• Failed startup: startups fail for many reasons. In my case a lot wasn’t right from the beginning. The business idea, the contract, the investor, the investor getting cancer, and the most important one THE PRODUCT. I didn’t believe in the product from the start but I believed in the business model and I thought that would be enough. And it might have. But I am not the kind who could look a customer in the eye and successfully sell them a product unless I believed in it. I never had confidence in my sales abilities anyway. Back in the day when I worked at a management consulting firm and had to meet multi-million sales goals every year, the only way I succeeded in doing that was by teaming with other colleagues or actually delivering excellent work that lead to additional sales. And I crushed those goals every year. But I never could say I was a great saleswoman. What I learned this time around was that the sale is half product, half attitude and I had neither. But I could build that skill if I wanted to.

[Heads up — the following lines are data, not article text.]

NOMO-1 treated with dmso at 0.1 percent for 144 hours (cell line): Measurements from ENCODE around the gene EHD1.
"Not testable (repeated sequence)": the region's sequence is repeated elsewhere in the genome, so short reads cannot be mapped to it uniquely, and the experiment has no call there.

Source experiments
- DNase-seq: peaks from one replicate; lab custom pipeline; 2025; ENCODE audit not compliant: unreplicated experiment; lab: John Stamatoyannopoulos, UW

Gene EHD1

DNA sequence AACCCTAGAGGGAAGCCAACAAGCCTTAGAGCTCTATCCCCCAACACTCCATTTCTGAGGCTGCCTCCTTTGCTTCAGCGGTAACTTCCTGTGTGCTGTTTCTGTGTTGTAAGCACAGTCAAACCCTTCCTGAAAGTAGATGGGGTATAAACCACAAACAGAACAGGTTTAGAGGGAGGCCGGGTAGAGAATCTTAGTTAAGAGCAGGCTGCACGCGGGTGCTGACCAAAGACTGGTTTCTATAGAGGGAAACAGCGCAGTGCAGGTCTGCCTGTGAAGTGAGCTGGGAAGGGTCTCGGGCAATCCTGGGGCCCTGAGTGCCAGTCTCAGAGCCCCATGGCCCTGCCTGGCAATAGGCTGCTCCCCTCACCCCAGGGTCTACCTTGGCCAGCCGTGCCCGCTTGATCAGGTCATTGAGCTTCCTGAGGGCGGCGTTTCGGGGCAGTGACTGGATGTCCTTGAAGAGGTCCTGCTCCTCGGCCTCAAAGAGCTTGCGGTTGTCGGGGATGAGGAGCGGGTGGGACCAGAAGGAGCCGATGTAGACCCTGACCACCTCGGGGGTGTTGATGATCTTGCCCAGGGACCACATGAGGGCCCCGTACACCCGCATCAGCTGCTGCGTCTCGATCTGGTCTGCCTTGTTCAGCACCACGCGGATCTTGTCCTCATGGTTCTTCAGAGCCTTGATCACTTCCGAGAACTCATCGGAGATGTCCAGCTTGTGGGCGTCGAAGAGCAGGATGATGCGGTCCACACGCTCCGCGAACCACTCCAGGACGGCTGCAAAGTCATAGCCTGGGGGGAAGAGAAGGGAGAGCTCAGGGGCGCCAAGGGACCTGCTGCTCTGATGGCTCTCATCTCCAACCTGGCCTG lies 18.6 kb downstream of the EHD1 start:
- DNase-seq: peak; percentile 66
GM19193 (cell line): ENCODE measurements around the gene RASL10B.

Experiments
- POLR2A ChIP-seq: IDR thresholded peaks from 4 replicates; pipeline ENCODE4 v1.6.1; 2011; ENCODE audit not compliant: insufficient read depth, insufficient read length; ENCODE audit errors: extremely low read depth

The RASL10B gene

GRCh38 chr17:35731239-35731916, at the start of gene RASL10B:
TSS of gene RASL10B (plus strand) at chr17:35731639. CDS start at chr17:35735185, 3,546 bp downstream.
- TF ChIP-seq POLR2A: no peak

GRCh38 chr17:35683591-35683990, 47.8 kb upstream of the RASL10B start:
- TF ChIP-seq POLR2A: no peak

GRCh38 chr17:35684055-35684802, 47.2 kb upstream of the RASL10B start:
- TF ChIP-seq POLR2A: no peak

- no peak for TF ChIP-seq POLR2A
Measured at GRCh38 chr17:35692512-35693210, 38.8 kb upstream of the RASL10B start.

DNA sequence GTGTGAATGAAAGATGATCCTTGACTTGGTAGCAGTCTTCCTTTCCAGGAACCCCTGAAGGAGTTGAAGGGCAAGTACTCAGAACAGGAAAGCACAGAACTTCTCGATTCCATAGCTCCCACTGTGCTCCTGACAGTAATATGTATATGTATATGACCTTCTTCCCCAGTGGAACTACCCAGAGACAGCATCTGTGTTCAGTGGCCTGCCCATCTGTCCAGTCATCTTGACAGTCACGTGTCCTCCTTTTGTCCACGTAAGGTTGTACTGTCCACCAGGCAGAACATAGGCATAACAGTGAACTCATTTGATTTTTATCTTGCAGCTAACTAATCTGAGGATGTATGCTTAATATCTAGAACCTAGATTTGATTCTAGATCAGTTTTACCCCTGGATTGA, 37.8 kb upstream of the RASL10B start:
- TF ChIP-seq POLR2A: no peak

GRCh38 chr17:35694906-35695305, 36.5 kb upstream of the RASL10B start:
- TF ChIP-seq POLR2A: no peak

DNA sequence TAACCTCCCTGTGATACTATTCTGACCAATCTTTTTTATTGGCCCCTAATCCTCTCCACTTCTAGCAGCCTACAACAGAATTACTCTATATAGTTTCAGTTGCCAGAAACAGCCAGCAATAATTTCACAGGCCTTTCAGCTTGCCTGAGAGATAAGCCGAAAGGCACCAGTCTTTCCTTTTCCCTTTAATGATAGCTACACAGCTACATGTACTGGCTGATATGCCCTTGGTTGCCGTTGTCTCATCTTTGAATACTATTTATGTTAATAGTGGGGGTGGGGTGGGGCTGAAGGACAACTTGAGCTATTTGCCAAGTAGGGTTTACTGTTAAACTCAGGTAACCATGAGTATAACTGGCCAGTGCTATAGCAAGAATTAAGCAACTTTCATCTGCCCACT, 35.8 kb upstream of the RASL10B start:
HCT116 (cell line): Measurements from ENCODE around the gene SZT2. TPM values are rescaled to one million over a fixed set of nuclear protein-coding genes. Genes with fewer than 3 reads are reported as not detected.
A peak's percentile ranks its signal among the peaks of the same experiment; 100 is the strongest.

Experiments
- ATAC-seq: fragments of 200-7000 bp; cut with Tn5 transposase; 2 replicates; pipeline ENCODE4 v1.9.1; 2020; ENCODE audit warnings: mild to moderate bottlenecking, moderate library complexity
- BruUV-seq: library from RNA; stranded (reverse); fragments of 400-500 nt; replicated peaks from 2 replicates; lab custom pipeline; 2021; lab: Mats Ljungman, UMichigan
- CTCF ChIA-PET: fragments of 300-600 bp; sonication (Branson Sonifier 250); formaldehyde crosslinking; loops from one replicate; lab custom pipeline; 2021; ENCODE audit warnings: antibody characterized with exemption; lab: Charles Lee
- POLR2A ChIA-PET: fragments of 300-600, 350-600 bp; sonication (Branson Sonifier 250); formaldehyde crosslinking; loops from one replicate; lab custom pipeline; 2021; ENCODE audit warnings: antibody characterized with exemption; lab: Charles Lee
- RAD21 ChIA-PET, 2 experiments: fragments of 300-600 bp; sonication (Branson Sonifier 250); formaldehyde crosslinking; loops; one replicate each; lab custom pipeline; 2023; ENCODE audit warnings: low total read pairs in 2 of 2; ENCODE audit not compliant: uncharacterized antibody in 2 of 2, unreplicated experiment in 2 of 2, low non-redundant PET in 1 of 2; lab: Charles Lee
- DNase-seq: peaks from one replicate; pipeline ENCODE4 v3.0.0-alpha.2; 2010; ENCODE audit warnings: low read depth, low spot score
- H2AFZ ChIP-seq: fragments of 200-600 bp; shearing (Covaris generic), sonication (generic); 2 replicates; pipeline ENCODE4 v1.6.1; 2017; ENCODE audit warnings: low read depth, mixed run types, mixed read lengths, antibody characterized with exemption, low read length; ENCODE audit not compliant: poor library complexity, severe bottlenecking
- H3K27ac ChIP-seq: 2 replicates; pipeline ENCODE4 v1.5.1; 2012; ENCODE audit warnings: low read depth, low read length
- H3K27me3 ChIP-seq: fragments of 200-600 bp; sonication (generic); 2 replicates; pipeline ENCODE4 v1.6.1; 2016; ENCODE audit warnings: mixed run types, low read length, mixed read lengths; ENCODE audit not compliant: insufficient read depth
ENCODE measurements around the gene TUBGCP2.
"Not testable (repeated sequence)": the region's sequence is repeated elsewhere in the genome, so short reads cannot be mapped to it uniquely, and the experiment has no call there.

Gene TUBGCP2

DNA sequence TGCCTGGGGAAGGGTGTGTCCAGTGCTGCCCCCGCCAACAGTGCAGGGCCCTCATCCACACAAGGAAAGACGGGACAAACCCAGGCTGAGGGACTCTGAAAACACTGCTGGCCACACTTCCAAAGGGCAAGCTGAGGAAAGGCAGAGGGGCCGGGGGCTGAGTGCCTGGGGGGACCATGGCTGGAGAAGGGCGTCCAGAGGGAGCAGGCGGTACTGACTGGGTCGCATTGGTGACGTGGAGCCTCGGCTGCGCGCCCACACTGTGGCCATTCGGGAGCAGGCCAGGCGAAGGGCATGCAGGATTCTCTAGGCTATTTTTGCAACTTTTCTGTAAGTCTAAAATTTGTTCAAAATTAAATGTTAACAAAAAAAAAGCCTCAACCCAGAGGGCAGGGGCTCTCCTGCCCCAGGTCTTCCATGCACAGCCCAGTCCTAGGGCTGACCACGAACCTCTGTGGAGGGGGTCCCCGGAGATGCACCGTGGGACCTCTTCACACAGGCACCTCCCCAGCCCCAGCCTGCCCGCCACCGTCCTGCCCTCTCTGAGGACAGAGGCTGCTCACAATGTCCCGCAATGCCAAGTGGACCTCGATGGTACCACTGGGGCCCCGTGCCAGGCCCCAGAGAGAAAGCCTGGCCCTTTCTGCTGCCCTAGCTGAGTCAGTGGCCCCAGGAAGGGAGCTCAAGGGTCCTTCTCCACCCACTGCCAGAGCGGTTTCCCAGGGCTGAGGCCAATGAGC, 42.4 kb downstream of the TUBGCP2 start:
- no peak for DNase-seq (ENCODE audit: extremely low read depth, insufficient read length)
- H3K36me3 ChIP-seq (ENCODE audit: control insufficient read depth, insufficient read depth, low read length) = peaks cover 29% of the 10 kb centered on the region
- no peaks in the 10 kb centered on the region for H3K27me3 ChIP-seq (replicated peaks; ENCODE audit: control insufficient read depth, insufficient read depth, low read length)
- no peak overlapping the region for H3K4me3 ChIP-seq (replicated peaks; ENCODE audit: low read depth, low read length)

• Experimented with being a mom: I won’t tell you whose kid it was, but suffice it to say, I love that baby like it’s my own…but I don’t want one of my own. It was a great experiment. While my mom might view the results as a failure, I on the other hand thank God every time I sleep-in because I don’t have a baby I need to wake up for.

Elimination is a Step Forward Too